Dying Too Soon
By Maurie Cashman
Do you have a business continuity plan should you die unexpectedly? As Jack and Suzy Welch ask: â€œIf there’s one question that every leader must ask, itâ€™s: Am I alone here?â€ This is a key questions and one that you should be giving consideration to not only on a day-to-day basis but also in the context of long range ownership transition planning. If you are â€œalone at the topâ€, you need to take the advice of the Welchâ€™s. However, in order to make this truly effective, you also need to make key employees comfortable with being a part of that solution.
Considering our own demise is depressing. So letâ€™s talk of someone else, an imaginary character, Mike Trout (age 54) who owned â€œTroutâ€™s Togs,â€ a manufacturer and wholesaler of apparel for outdoor enthusiasts. One day Mike simply disappeared on a fishing expedition.
After several months of searching with no results, Mikeâ€™s family opened probate proceedings only to find that Mikeâ€™s once thriving business had also disappeared. Troutâ€™s Togsâ€™ disappearance, however, was far more typical than Mikeâ€™s. Because Mike had dreamed of selling his company at 60, he had given little thought to what would happen to his business if something happened to him. So Troutâ€™s Togs died of an all too common causeâ€”human error and neglect, setting off a chain reaction of ever worsening consequences for Mikeâ€™s family and business:
- Mikeâ€™s key employees left the company for jobs with more certain futures. They feared that neither Troutâ€™s Togs nor their salaries would continue without Mike at the helm.
- It didnâ€™t help the business or Mikeâ€™s family that he left no instructions about who could run the business, offer advice or what to do with the business should something happen to him.
- The departure of key employees meant that there was no one to manage the business. Chaos reigned and revenue took an immediate and irreversible nosedive. Long-time customers grew uneasy with what they perceived to be a rudderless ship and moved their business to Mikeâ€™s competitors. The companyâ€™s vendors demanded cash payments–cash that the company no longer generated.
- Mikeâ€™s bank saw the drop in revenues and decided to call in the company’s debt–debt Mike had personally guaranteed.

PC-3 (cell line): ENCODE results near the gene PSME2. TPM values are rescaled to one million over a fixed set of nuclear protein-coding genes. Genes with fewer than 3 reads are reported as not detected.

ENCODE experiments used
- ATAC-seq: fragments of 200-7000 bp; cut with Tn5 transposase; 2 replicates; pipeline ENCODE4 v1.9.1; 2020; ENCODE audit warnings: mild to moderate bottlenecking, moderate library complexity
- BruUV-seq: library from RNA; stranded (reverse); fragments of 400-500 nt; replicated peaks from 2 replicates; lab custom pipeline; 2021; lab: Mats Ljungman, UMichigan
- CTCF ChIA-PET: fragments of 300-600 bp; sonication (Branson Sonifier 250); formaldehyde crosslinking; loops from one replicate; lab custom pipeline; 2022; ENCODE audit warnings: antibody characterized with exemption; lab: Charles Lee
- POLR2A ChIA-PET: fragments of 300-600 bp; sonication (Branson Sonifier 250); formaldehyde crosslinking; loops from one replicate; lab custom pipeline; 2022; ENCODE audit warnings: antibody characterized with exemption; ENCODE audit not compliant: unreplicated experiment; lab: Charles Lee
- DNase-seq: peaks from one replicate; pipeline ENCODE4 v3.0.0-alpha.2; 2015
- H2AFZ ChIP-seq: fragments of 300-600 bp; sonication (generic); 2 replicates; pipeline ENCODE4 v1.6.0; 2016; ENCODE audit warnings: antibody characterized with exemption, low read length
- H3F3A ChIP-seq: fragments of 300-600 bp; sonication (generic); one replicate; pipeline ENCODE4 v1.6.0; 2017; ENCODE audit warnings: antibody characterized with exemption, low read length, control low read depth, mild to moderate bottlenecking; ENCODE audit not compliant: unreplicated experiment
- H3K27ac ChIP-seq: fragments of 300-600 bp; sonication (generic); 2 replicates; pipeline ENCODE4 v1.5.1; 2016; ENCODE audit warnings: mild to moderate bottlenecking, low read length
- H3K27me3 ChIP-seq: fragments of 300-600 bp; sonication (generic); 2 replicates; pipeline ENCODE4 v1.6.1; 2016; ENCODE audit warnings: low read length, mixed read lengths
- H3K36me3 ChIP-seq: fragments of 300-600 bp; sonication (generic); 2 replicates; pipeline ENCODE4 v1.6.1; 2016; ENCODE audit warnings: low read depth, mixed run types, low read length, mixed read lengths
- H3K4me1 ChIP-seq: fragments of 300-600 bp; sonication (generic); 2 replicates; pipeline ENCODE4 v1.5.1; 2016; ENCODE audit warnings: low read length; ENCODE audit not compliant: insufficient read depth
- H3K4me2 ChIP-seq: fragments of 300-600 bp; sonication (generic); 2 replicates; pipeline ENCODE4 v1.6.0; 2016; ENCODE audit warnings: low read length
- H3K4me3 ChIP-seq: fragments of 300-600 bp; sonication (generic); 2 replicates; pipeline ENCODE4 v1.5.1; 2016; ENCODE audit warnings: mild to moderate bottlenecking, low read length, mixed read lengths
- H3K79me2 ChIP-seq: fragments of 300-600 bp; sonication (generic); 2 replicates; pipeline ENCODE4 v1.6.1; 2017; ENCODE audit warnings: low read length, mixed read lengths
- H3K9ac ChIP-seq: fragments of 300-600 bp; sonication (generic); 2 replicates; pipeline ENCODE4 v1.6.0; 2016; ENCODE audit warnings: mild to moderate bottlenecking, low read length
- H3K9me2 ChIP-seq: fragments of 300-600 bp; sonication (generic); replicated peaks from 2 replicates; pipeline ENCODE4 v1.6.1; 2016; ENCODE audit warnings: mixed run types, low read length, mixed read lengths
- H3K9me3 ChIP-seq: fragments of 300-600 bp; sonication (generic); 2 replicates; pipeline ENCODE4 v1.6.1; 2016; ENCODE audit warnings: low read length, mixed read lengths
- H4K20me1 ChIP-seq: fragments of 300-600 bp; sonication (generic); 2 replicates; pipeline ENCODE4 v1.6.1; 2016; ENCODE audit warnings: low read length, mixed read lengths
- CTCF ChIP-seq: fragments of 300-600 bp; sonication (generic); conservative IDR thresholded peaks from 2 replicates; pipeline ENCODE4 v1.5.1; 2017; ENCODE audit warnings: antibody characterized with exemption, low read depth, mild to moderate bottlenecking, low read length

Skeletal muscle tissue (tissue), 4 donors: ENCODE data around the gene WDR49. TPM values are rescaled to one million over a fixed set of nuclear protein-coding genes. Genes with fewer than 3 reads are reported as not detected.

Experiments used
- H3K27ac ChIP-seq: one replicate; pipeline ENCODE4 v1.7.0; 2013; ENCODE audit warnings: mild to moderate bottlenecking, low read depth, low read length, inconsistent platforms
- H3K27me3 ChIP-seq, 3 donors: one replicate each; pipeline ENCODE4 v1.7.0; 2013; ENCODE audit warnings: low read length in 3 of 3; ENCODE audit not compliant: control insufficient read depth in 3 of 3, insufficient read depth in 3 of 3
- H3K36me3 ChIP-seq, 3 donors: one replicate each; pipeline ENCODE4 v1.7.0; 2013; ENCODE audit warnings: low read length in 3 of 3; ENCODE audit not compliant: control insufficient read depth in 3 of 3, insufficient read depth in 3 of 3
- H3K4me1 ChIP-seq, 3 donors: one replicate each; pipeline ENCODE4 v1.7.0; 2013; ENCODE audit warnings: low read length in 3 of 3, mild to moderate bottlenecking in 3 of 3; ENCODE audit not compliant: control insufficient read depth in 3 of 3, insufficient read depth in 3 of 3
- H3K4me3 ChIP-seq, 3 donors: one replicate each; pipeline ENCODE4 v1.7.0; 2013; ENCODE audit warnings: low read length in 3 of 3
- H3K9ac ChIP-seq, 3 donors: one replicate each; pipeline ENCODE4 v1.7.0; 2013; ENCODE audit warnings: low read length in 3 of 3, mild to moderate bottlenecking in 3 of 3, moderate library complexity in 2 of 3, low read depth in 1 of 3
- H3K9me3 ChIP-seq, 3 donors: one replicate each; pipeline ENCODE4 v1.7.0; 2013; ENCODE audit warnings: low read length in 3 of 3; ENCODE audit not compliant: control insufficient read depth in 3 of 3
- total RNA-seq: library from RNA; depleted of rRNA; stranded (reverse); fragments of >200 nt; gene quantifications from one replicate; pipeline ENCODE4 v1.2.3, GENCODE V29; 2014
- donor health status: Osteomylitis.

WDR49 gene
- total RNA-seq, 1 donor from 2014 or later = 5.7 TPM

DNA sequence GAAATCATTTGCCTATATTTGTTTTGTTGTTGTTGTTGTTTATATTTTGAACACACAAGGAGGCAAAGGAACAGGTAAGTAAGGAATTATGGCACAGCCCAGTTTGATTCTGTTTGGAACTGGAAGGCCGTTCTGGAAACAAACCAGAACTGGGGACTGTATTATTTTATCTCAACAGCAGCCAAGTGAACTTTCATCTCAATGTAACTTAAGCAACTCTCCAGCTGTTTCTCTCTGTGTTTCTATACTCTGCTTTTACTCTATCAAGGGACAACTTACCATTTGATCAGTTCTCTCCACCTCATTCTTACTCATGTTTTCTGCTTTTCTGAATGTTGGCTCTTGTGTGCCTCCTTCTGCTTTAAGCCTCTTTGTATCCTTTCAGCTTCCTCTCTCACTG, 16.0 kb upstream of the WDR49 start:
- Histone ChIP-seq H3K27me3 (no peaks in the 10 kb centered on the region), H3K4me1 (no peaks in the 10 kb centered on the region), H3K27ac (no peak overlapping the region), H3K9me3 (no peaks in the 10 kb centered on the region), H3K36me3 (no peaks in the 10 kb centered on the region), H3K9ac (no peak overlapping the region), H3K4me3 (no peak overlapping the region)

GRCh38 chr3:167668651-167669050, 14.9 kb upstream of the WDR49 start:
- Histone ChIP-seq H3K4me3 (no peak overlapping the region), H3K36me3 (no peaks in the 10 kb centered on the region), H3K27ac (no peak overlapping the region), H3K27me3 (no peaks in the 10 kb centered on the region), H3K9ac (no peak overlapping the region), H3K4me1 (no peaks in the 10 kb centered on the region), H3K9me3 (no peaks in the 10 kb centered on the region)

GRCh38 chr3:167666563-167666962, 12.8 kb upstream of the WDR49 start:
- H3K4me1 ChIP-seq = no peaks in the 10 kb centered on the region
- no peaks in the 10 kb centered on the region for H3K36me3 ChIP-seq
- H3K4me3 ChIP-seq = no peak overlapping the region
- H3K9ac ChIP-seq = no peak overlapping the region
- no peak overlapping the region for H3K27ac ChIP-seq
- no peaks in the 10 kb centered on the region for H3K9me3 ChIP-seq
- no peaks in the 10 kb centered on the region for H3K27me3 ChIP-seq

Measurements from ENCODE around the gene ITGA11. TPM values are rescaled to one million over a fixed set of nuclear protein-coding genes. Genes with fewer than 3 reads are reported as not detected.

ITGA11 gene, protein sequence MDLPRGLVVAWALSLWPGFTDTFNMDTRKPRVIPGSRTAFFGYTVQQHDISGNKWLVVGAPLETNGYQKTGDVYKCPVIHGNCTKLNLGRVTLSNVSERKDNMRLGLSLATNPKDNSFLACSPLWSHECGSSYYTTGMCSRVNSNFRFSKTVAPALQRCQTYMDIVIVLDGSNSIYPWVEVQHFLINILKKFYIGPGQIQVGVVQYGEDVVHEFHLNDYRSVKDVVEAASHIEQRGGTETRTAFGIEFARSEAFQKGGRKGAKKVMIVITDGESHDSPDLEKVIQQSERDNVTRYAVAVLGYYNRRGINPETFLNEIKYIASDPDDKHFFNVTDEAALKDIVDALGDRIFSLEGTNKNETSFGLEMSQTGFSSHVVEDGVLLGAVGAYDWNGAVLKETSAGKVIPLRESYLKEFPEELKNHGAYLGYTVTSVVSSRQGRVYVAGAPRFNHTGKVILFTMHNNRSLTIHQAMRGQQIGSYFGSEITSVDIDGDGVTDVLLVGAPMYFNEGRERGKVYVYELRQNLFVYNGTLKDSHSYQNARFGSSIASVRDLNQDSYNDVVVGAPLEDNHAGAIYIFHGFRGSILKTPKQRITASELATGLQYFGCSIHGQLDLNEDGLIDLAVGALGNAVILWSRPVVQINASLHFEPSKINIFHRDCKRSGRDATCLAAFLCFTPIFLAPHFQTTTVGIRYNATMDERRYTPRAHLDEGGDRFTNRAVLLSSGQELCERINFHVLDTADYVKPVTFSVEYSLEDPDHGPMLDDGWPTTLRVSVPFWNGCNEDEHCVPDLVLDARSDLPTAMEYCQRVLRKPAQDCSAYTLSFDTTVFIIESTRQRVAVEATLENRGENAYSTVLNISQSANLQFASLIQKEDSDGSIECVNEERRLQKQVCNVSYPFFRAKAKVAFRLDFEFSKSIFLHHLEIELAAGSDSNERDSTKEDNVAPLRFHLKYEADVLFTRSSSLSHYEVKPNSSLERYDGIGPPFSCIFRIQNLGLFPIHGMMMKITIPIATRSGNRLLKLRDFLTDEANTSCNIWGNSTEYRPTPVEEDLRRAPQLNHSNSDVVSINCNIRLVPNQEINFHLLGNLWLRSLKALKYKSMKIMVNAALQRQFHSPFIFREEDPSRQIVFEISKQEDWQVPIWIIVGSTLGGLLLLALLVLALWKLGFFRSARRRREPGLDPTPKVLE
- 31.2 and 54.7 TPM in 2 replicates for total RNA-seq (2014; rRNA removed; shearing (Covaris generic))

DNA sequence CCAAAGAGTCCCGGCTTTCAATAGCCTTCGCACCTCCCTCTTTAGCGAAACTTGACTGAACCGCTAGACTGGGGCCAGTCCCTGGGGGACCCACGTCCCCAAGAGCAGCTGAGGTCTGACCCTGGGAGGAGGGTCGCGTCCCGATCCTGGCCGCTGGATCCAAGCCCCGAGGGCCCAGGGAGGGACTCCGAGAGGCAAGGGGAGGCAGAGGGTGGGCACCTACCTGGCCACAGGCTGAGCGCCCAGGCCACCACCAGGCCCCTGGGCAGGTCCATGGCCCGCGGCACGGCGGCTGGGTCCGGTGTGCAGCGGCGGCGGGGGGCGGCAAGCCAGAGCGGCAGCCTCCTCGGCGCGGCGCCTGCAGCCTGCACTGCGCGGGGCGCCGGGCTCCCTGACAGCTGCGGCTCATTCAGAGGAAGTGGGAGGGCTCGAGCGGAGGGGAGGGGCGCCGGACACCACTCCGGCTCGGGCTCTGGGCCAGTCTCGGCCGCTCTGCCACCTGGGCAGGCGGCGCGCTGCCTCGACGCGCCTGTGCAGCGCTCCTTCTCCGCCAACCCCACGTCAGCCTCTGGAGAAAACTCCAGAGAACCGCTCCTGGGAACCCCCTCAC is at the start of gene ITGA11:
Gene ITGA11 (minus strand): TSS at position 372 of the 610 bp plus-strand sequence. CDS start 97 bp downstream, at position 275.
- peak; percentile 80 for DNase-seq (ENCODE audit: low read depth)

Troutâ€™s Togs didnâ€™t just wither away; it fell off a cliff, as presumably did its owner. It could not survive without its top employees or without any direction from Mike.
The point of reviewing this list of mortal blows is to demonstrate that business continuity planning is vitally important to your company and to your family. Without a well-thought-out business survival plan, the consequences to employees, customers and most importantly, to your family and estate are disastrous (don’t think that your estate will escape the notice of your business creditors).
Fortunately, there is a process sole owners can quickly and easily use to help avoid the type of business collapse that Mikeâ€™s business experienced.
First, motivate top employees to stay on if you are unable to by creating financially meaningful incentive compensation plans for them that vest over time.
Consider creating a plan that offers these employees a substantial bonus (called a â€œStay Bonusâ€) for remaining with the company beyond an ownerâ€™s death. The company can usually fund the Stay Bonus with life insurance on the ownerâ€™s life. This funded Stay Bonus Plan provides designated employees with a cash bonus and a salary guaranty if those employees stay after the ownerâ€™s death. Your job is to communicate your actions to these employees and assure them that youâ€™ve made additional plans to ensure the continuation of the business.
Second, alert your bank to your continuity plans. Meet with your banker to discuss the arrangements you have made and show him or her that insurance funding necessary to implement these plans is in place. Additionally, make sure your major creditors are comfortable with your ownership transition plan.
Third, create a written plan that:
- names the resource(s) your heirs should consult regarding the sale, continuation or liquidation of the company;
- names the person to take on the responsibility of running the business; and
- states whether the business should be sold, continued or liquidated.
Finally, work closely with a capable insurance professional to make certain the necessary insurance is purchased by the proper entity for the right reason and for the right amount.
Creating a contingency plan for your company should you depart unexpectedly is a vital part of your overall ownership transition planning process. Failing to do so invites the kind of disaster that befell Troutâ€™s Togs, Mikeâ€™s employees and his family.
If you have any questions about the ideas discussed in this article or other business contingency planning ideas, we invite you to read our White Paper on Business Continuity Planning. To those of you who own your companies with others, we will discuss the business continuity arrangements available to your companies in the next issue of this newsletter.